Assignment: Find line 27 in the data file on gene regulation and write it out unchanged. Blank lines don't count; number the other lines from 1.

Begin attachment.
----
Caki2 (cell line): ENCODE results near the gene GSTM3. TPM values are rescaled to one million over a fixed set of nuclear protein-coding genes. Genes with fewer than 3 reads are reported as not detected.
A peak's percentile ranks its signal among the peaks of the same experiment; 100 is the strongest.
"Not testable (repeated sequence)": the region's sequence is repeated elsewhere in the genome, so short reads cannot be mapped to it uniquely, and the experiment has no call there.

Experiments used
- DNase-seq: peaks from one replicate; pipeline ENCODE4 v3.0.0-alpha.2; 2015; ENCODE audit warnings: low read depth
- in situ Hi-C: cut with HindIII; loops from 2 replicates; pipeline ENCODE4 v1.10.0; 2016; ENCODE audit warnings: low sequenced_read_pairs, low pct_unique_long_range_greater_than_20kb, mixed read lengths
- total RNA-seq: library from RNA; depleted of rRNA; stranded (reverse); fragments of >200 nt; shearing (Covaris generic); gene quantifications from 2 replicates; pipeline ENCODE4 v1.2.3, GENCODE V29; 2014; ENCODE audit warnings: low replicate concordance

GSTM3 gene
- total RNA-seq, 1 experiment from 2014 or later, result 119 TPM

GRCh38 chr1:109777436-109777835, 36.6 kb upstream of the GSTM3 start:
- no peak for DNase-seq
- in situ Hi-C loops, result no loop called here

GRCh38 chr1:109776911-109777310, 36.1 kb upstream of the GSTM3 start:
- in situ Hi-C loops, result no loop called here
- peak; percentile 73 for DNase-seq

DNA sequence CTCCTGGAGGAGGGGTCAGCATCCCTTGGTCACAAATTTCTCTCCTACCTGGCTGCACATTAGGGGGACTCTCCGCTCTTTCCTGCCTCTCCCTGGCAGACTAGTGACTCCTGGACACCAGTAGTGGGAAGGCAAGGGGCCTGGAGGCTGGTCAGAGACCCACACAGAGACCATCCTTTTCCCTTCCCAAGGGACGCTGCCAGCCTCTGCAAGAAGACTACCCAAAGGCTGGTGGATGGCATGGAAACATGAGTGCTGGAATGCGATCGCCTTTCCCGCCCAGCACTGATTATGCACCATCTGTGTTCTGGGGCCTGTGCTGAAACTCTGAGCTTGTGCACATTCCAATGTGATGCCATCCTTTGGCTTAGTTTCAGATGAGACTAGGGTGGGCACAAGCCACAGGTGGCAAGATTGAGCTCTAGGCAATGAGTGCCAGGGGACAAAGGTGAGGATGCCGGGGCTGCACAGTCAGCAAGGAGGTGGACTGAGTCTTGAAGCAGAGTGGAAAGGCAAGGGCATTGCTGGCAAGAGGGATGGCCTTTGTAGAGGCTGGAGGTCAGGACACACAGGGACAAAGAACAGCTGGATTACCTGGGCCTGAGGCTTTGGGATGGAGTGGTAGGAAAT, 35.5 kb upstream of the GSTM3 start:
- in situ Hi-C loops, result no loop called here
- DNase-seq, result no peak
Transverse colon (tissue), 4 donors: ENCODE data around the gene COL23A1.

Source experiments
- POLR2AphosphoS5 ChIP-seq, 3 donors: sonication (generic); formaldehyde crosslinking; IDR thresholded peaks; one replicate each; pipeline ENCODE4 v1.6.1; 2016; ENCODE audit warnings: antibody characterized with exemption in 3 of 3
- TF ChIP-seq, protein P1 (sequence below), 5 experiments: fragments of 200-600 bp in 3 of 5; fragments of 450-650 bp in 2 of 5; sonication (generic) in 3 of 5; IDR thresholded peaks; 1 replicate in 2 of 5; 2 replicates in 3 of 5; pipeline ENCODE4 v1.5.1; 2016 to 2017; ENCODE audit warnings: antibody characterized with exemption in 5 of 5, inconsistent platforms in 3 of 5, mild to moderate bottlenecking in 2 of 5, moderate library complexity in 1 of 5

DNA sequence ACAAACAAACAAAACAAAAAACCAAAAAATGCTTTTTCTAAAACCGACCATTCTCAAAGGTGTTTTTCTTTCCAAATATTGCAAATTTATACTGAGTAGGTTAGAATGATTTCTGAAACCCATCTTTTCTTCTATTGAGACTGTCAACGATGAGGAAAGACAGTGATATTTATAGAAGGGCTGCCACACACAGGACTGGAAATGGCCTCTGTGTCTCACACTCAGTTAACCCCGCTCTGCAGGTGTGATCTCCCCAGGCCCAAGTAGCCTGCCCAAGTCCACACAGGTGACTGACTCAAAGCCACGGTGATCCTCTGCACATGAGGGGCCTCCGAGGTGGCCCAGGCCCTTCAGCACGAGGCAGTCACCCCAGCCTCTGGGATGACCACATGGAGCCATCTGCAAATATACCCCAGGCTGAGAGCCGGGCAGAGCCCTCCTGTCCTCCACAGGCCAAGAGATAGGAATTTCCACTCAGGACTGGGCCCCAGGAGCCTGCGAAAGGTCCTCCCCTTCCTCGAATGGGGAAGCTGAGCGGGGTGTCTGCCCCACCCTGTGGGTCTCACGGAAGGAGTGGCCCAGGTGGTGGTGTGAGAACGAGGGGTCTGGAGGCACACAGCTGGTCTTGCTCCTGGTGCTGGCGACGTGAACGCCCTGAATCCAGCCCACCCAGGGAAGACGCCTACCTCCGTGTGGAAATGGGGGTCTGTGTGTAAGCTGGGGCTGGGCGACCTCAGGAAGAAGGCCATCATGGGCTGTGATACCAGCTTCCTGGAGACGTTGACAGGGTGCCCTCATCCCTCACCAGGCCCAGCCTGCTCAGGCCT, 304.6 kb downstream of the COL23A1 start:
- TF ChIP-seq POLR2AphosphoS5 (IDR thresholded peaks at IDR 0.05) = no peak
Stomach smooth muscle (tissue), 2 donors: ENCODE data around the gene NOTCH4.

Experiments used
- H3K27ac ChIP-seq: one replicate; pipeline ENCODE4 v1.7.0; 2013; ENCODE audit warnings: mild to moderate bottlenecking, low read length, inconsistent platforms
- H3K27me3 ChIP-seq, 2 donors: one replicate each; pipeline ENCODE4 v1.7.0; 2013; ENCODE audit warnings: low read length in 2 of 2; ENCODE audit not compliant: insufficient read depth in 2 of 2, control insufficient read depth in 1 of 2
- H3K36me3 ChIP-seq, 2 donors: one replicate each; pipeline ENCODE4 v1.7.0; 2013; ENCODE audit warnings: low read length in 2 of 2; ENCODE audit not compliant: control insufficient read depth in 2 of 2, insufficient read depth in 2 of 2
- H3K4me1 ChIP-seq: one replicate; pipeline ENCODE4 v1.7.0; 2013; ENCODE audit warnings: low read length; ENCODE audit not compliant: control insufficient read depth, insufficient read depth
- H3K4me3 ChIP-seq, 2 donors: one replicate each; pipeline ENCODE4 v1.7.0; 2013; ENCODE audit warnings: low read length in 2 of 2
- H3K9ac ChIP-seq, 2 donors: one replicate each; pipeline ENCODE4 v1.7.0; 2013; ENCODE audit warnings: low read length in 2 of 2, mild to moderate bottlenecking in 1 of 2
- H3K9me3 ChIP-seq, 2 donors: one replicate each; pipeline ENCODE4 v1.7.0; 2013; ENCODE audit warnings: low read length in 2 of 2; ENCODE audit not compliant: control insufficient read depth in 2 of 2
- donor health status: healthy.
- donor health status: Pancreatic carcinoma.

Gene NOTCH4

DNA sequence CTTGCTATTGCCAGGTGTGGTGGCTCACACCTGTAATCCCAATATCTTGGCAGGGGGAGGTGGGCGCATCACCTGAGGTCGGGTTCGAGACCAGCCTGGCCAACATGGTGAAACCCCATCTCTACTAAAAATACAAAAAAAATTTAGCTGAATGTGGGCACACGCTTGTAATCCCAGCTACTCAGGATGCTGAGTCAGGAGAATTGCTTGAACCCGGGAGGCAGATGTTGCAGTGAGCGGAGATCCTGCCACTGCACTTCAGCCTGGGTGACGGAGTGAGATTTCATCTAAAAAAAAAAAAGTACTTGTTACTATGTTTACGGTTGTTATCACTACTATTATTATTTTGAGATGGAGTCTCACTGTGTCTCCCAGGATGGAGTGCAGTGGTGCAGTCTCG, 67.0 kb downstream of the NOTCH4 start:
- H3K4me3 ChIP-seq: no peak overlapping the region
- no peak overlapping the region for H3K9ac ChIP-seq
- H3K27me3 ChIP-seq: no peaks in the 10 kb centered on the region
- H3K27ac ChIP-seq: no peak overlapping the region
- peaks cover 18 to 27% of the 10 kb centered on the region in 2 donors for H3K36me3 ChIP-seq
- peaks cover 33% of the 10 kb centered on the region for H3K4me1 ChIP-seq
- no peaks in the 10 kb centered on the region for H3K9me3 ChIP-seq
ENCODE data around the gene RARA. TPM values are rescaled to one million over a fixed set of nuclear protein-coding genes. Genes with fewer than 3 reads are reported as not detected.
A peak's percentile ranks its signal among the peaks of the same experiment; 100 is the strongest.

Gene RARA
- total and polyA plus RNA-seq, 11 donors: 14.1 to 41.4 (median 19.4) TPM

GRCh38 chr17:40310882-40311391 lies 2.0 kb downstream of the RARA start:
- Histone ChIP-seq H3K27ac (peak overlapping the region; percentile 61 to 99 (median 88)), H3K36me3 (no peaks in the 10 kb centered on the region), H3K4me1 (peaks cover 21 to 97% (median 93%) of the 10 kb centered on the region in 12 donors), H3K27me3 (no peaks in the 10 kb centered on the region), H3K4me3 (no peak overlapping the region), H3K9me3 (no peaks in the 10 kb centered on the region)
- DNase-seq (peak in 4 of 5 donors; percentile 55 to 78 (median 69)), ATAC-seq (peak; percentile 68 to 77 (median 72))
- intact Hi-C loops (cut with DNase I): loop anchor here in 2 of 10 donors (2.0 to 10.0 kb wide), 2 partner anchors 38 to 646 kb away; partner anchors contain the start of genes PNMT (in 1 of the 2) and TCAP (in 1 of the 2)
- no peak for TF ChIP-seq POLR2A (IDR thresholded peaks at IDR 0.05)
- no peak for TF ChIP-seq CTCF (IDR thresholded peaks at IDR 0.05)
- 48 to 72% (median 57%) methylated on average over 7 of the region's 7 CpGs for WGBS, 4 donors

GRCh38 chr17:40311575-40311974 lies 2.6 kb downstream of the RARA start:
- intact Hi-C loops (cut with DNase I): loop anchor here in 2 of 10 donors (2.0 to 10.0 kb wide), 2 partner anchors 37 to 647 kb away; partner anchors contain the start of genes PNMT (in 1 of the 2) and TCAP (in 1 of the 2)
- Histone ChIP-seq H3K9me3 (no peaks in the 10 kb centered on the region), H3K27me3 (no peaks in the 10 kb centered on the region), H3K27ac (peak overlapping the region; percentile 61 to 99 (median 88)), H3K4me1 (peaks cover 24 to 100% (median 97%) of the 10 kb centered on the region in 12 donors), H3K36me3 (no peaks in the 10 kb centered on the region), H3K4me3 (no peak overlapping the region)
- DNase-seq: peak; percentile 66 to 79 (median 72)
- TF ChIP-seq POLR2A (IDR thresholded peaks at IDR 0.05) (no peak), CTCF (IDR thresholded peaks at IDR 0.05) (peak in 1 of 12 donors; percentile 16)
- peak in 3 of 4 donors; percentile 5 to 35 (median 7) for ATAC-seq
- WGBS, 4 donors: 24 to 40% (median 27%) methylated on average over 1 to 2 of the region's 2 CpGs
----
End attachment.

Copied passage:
- H3K27ac ChIP-seq: one replicate; pipeline ENCODE4 v1.7.0; 2013; ENCODE audit warnings: mild to moderate bottlenecking, low read length, inconsistent platforms